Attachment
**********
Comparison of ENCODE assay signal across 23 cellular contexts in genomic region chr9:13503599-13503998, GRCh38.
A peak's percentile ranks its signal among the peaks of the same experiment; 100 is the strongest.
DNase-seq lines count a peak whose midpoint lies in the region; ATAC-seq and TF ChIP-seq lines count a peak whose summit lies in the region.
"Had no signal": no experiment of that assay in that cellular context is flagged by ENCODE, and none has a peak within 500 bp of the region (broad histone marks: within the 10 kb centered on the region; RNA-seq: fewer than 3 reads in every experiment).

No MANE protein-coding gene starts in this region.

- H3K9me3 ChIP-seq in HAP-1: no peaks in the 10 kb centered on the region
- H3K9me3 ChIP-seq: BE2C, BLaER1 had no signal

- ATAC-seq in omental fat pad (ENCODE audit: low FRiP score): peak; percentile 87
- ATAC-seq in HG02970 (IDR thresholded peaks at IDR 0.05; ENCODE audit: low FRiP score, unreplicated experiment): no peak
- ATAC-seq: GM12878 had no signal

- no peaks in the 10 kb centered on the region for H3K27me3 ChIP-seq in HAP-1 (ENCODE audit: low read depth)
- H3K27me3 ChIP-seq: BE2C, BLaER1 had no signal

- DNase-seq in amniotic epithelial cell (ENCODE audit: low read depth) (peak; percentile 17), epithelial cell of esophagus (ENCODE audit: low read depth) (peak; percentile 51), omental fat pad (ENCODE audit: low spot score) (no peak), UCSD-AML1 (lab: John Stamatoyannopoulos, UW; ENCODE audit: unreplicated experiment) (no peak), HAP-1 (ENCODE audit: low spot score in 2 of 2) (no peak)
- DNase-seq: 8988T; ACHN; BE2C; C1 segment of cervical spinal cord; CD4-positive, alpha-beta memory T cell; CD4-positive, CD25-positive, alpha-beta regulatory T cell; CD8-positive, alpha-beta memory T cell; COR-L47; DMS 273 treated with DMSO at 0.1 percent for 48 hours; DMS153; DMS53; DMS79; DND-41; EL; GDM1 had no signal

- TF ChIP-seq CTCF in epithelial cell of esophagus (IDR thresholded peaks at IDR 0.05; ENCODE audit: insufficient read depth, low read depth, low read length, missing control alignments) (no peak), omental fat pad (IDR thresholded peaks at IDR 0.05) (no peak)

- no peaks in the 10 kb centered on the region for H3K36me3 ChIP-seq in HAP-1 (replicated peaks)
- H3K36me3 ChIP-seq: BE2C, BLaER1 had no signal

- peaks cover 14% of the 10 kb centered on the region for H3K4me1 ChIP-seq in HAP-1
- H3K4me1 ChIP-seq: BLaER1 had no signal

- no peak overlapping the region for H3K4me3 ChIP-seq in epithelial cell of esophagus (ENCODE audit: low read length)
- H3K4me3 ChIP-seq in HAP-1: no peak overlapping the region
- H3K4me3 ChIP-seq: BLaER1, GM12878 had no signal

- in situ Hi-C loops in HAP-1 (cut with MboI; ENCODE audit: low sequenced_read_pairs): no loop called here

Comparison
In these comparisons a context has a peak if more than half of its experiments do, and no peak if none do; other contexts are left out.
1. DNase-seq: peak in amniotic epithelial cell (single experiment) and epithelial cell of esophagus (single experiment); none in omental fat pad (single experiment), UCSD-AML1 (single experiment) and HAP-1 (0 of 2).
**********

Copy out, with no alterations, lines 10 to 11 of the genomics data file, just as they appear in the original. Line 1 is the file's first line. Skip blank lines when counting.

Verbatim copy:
- ATAC-seq: GM12878 had no signal

- no peaks in the 10 kb centered on the region for H3K27me3 ChIP-seq in HAP-1 (ENCODE audit: low read depth)